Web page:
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The Riddle of Tunguska

So far this century, two objects from outer space have struck the earth with enough force to destroy a whole city.
The first time it happened was in June 1908, when something fell out of the sky and exploded in Siberia near the Tunguska River. According to eyewitnesses, there was a blinding flash of light, followed by intense heat and then a ball of fire rose into the sky. Afterwards a black rain fell over the region. The explosion was several times more powerful than the one that flattened Hiroshima when the atom bomb was dropped on it in 1945. About 100,000 people died in Hiroshima. Tunguska being uninhabited, not a single human life was lost, but trees were scorched and uprooted over a vast area and scores of animals must have perished.
Nobody knows for sure what caused the Tunguska blast. At first it was thought that a meteorite had crashed to Earth, but no evidence of a meteorite crash was ever found in Tunguska. A large meteorite hitting the Earth creates a huge hole or crater at the point of impact. Famous examples are the Arizona crater in the Nevada desert of the USA and the Lonar crater in Maharashtra. No crater has been found in Tunguska. Some scientists say the object may have been a gaseous comet or an asteroid that exploded in mid-air.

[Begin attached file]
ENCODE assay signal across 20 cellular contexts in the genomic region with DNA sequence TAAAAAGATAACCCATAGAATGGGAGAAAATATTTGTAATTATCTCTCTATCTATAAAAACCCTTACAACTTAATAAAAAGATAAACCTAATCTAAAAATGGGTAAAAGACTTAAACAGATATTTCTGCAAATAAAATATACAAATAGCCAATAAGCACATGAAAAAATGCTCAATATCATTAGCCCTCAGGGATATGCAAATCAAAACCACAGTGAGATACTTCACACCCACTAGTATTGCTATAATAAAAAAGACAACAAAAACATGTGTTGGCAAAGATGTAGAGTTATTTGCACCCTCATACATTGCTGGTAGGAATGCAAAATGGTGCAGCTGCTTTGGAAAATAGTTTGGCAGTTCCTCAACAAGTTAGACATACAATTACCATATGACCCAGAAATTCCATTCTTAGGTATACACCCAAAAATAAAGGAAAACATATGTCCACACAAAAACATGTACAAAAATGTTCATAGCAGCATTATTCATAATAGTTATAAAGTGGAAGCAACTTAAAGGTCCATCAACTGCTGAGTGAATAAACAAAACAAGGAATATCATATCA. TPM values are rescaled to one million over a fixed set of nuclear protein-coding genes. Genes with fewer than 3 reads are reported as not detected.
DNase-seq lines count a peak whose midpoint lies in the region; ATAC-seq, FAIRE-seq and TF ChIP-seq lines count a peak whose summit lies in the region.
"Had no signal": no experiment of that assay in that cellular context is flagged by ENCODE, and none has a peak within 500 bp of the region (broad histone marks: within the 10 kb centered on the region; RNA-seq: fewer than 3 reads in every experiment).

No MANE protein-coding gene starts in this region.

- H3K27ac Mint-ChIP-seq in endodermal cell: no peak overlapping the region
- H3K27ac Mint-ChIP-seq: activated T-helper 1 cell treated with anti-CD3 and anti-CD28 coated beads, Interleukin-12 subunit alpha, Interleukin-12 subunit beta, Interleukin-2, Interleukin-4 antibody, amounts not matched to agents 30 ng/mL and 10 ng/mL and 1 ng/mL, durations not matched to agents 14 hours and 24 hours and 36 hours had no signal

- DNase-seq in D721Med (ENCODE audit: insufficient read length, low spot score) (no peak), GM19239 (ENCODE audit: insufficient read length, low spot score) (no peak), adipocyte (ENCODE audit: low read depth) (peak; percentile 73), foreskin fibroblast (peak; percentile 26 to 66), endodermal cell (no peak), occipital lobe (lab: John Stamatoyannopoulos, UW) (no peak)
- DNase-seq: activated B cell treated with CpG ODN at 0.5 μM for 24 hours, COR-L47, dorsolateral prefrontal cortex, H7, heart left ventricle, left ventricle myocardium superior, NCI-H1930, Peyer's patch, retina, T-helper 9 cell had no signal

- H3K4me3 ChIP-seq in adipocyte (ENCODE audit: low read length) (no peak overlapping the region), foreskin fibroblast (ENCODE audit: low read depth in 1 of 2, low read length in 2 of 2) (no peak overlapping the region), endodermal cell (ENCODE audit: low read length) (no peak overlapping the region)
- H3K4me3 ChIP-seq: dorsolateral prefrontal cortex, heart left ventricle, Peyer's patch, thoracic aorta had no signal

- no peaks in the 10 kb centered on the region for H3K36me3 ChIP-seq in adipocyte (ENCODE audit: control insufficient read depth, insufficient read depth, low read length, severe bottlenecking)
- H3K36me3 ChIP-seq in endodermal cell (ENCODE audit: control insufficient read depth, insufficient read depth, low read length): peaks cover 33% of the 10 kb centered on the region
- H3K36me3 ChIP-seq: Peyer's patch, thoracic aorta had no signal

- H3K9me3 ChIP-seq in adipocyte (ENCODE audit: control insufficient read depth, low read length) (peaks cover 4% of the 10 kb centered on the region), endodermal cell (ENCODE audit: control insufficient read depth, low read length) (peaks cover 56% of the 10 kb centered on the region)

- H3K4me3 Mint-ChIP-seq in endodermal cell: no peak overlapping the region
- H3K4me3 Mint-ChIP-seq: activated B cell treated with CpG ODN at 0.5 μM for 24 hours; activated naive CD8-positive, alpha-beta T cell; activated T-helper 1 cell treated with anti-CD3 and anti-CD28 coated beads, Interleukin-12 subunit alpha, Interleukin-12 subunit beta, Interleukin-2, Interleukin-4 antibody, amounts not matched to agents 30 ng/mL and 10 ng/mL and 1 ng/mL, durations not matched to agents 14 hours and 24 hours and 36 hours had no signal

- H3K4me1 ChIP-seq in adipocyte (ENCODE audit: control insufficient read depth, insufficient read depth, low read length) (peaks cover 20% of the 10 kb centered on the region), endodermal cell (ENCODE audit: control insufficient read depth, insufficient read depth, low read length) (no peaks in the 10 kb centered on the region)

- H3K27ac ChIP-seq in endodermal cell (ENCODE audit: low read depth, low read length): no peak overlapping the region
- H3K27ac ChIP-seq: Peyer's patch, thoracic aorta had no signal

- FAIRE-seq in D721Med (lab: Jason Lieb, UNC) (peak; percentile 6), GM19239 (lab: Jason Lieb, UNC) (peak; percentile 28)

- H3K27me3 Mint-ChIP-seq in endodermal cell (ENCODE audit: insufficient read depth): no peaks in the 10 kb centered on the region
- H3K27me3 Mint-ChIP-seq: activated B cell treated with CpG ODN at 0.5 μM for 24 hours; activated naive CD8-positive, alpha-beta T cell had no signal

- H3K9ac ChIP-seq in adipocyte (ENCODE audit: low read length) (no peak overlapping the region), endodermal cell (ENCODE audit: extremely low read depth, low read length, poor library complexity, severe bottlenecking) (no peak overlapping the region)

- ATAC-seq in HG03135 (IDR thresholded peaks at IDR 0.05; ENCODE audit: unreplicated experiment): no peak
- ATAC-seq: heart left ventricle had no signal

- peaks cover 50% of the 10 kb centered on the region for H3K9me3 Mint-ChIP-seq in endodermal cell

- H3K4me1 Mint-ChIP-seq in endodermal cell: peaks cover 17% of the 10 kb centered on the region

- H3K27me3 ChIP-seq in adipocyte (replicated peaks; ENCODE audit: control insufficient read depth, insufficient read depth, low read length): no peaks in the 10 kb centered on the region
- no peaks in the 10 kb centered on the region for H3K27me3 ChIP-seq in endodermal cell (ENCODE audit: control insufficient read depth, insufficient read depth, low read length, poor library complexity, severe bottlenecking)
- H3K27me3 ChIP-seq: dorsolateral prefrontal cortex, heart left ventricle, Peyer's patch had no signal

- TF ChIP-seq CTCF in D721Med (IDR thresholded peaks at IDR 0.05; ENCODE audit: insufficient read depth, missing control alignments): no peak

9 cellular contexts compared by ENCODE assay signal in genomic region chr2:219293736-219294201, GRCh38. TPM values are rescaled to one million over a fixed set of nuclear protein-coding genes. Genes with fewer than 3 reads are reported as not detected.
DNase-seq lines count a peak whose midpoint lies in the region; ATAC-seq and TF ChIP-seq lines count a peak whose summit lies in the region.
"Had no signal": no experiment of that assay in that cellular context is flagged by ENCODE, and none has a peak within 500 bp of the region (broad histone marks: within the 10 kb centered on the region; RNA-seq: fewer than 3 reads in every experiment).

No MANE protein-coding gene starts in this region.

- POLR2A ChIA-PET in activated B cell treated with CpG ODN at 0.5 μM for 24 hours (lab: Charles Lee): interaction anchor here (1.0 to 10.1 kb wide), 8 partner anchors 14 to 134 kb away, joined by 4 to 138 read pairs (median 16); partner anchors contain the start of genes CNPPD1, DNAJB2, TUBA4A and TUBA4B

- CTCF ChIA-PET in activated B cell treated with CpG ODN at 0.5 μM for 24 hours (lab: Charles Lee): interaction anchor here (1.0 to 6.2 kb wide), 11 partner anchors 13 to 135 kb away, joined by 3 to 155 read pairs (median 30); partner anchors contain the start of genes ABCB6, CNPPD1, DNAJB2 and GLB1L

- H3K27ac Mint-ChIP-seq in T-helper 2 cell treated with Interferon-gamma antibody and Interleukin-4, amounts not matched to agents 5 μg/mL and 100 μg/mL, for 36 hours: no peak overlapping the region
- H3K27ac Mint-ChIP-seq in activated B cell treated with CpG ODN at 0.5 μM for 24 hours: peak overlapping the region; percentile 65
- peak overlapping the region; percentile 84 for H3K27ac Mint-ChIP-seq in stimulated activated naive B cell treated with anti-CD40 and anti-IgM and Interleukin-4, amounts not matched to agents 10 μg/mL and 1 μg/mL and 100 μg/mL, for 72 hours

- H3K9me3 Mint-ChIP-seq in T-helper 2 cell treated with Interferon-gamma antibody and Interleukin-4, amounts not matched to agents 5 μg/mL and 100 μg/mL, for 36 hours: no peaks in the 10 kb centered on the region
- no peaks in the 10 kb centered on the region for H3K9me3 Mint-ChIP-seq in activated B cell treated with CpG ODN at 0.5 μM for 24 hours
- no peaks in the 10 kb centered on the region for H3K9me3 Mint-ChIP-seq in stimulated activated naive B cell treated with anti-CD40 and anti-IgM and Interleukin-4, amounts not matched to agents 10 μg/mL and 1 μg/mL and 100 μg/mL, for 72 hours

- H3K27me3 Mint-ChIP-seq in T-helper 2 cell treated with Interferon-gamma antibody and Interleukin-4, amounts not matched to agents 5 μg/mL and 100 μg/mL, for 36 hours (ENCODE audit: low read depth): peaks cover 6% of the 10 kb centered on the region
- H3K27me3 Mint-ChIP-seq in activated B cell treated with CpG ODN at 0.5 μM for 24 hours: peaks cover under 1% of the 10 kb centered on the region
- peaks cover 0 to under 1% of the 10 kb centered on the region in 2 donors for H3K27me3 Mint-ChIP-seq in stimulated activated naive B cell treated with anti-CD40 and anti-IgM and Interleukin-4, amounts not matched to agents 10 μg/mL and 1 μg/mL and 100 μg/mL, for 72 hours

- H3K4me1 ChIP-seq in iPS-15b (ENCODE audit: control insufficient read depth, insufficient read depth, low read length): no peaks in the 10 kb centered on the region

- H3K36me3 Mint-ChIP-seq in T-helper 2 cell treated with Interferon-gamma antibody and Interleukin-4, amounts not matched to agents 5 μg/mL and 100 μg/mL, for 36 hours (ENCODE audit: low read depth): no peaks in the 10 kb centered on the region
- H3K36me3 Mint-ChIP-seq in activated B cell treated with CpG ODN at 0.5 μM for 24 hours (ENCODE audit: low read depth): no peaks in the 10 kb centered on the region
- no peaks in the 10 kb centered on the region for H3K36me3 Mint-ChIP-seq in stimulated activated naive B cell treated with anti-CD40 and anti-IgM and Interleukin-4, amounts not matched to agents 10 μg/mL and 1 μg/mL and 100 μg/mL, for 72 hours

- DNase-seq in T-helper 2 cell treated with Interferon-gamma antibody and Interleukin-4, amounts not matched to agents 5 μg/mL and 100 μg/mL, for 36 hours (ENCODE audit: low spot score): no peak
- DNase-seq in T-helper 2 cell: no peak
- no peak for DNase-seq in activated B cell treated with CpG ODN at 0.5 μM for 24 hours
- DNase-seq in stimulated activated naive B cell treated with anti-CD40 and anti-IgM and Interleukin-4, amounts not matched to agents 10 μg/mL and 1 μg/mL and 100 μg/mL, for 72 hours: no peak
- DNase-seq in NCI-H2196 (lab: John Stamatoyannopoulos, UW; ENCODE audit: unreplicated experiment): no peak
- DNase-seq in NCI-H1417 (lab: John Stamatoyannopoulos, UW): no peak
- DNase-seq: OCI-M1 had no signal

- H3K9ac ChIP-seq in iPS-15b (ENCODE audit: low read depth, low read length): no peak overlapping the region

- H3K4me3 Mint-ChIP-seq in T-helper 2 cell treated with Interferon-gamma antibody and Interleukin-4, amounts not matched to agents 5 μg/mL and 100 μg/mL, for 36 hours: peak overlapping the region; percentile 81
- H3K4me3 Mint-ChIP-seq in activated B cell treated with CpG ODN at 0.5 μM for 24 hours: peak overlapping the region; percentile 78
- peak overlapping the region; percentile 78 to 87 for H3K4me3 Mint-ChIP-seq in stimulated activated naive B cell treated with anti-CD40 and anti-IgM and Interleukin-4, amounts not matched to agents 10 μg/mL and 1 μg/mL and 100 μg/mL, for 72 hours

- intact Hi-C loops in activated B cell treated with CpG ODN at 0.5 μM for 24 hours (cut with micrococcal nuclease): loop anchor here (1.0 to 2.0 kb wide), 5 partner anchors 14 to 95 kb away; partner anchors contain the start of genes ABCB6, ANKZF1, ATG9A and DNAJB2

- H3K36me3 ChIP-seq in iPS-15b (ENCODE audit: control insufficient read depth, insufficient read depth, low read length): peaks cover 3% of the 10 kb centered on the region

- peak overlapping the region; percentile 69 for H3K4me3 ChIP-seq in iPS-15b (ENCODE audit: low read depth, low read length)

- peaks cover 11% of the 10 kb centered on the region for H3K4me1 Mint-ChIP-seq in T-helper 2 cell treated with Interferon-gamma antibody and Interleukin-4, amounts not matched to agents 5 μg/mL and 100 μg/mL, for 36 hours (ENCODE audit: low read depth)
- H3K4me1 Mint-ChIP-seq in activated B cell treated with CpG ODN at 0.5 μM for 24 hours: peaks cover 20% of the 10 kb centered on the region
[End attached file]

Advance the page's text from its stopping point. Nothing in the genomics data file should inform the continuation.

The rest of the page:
A few scientists are of the view that the Tunguska blast could have been a nuclear explosion. The first to put forward this idea was a Russian scientist, Dr Kazantsev, who had made a thorough study of the Hiroshima bombing. He found similarities in the devastation caused in Hiroshima and Tunguska and came to the conclusion that the scale and pattern of destruction in Tunguska could only be explained in terms of a nuclear explosion.
Later he wrote a science fiction story based on the incident. In his story, a nuclear-powered spaceship from Mars develops serious trouble while flying over Earth. The commander of the craft knows that all is lost. He cannot save himself or his crew. All he can do is try to minimise the danger to the people on Earth. In a last manoeuvre he steers the spacecraft to a remote area of the planet and it crashes in the uncharted wilderness of Siberia.
The second time a large object from space fell to Earth was in 1947 — again in Siberia.
It was a meteorite. Hundreds of people saw a brilliant ball of fire speeding across the sky for a few seconds. Then it vanished from view and a pillar of brownish smoke rose into the atmosphere.
Later, investigators found pieces of meteoric iron strewn all over the Sikhote Alin mountains where it had crashed.

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